Wednesday, September 3, 2008


This is the year I’m going to revamp my bird feeding station. Living right on the lake is wonderful, but the winds, spray and splashover can present a challenge to having birdfeeders in my backyard. People ask me why I don’t put the feeders at the front of my house, where they would at least have a bit of shelter. The answer is simple: my office is in the back, so is easier for me to see the birds. This isn’t just selfishness on my part; it’s also easy for me to keep an eye on things. Since I am writing full time at the computer, I can easily spot the occasional cat on the prowl. Plus there’s a crank-down awning, as well as a place to anchor my vertical strips of yellow “crime scene tape,” both of which deter birds from hitting the windows. Beyond those precautions, I’m also making some changes with the type of feeders themselves.

I’m replacing my tube/platform combo with a couple of free-hanging tubes and a hopper feeder. Platform feeders are great because they allow for easy viewing of bird species that use them, but they can pose a threat to birds, too. Some birds, like chickadees and nuthatches, will take a single seed and fly to a second location to eat it. Others, like the finches and grosbeaks, just wade into the exposed seed, sit and eat. And defecate. Any feeder naturally concentrates a lot of birds in one feeding place, and thus potentially helps spread diseases, but a platform feeder is just that much more risky. Platform feeders also spill a lot of seed on the ground, which attract numerous brown-headed cowbirds. I like cowbirds, but they are brood parasites on many small songbirds, so I’d just as soon not give them a helping hand.

There are those who say we shouldn't feed wild birds at all. I see their point, and one year I decided to stop - but then I thought about that pair of cardinals in the snow and I was hooked again!

Well, that’s my plan, and as we move into September, I better get cracking!

Photo of the back of my house. The awning was up at the time, but you can see the yellow tape fluttering away. On windless days I lower the awning a bit to shade the glass. A bird does occasionally hit the window, and can get its bell rung pretty good, but at least it's not a fatality. I go out and move them to a bush til they recover.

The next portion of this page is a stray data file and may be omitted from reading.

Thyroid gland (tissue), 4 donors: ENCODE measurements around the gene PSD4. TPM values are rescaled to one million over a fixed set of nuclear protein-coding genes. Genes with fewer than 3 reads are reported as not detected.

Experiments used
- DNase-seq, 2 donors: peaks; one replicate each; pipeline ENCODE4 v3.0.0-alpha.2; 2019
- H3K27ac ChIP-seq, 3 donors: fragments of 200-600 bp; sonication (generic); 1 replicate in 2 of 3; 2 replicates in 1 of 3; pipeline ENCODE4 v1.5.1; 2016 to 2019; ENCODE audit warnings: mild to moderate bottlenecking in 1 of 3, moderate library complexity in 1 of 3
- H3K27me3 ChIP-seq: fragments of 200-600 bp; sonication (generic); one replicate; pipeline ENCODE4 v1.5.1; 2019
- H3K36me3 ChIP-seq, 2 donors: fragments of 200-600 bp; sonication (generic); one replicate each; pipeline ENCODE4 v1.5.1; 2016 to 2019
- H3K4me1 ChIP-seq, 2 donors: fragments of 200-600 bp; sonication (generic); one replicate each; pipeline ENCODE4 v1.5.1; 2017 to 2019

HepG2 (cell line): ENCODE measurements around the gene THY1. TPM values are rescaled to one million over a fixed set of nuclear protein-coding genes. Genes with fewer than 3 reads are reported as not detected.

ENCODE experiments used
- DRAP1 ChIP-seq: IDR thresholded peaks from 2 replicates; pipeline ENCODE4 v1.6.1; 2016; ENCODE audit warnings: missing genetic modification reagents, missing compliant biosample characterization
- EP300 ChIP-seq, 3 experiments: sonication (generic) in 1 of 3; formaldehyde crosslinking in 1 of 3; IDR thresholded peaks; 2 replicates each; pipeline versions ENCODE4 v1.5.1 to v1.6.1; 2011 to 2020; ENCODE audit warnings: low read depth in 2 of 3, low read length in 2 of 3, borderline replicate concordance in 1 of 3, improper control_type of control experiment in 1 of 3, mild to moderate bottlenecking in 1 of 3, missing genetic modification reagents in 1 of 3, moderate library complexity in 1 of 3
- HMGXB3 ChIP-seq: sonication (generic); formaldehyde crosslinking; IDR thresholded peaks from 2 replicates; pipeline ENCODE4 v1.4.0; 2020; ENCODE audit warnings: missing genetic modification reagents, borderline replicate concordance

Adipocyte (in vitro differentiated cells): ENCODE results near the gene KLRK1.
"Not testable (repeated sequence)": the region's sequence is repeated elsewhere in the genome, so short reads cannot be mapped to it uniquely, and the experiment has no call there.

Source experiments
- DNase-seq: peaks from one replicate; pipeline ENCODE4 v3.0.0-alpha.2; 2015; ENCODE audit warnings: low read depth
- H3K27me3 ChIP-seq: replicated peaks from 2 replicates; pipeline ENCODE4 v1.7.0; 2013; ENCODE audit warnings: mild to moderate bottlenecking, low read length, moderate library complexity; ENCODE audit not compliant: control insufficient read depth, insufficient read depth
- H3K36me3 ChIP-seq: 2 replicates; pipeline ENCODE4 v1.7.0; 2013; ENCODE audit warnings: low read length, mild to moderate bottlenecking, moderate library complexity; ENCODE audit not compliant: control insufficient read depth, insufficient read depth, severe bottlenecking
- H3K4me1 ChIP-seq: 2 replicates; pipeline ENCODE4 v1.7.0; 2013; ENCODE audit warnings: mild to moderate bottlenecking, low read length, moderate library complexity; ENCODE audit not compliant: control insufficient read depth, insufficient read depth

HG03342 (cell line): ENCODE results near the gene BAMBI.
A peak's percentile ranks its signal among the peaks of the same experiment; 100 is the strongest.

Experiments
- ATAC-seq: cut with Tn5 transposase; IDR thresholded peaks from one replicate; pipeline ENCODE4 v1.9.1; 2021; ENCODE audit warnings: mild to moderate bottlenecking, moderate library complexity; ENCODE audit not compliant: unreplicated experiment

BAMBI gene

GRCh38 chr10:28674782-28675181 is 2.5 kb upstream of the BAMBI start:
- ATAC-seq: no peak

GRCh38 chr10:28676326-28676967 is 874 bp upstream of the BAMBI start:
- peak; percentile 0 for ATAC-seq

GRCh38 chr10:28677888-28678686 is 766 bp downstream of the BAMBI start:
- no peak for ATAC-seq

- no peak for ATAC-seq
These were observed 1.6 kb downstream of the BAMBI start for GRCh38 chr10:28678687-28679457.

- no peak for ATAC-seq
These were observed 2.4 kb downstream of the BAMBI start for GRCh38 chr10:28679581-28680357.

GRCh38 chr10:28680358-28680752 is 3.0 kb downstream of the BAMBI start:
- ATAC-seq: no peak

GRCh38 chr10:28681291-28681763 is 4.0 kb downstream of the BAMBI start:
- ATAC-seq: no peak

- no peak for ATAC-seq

Photo of male Cardinal from Shutterstock


Quiet Paths said...

I taped brightly colored ribbon to my Mom's windows and this has really helped cut down on the number of accidents. I was actually surprised at how well it worked. I love your little cottage on the lake. Great ideas for all of us bird enthusiasts. Thank you.

Sylvia K said...

I love your cottage, too! And I always enjoy your posts and love the pictures of birds. You seem to have many lovely things in your life! I know I do, too, and aren't we fortunate?

Kathiesbirds said...

Window strikes are always one of the hazards of bird feeding, but they happen even without feeders. One suggestion I have heard and tried is actually keeping the feeders closer to the windows. That way the bird can see the windows easier, or, they cannot build up enough speed to strike the windows hard if they are startled. You make some good points about spreadding disease. Sounds like you have come up with a workable solution. I, too, keep my feeders outside windows where I am most likey to hang out to optimize my viewing. Birds are under such stress from manmade intrusions that I would never feel guilty about feeding them. What a pleasure they are. Plus, there are only a few species of birds drawn to feeders. So many are insect eaters that we never see them at our feeders at all. Creating a wildlife habitat will draw in more birds than simply putting up feeders. Sounds like you already live in one! This is an excellent and informative post!

Deborah Godin said...

Quietpaths & Kathiesbirds - Yes, the fluttering tape really helps, and I find I barely notice it from the inside. It's especially a concern because my windows have that climate control film on them, which is more reflective than even plain window glass. I thought about moving the feeders closer but in the photo you can see where the grass ends, there really isn't a good place to anchor feeders, and the winds here can really get to be like Tropical Storm force, (remember in the Edmund Fitzgerald song about the "gales of November" on the Great Lakes? - he ain't kidding!)

Sylvia - Very fortunate indeed, and grateful every day!

bobbie said...

You've written a great post. You have actually thought about the birds' needs, beyond simply putting out seed. This is something most people do not do. They think only of their own pleasure at watching them. I hope a great many people like that will read this, and realize that they are actually putting the birds in danger.

Bob Dylan said...

a heated birdbath in winter brings many birds into my friend's otherwise frozen garden. and on hot days, a fountain that recycles water. providing a dust bath area is nice too.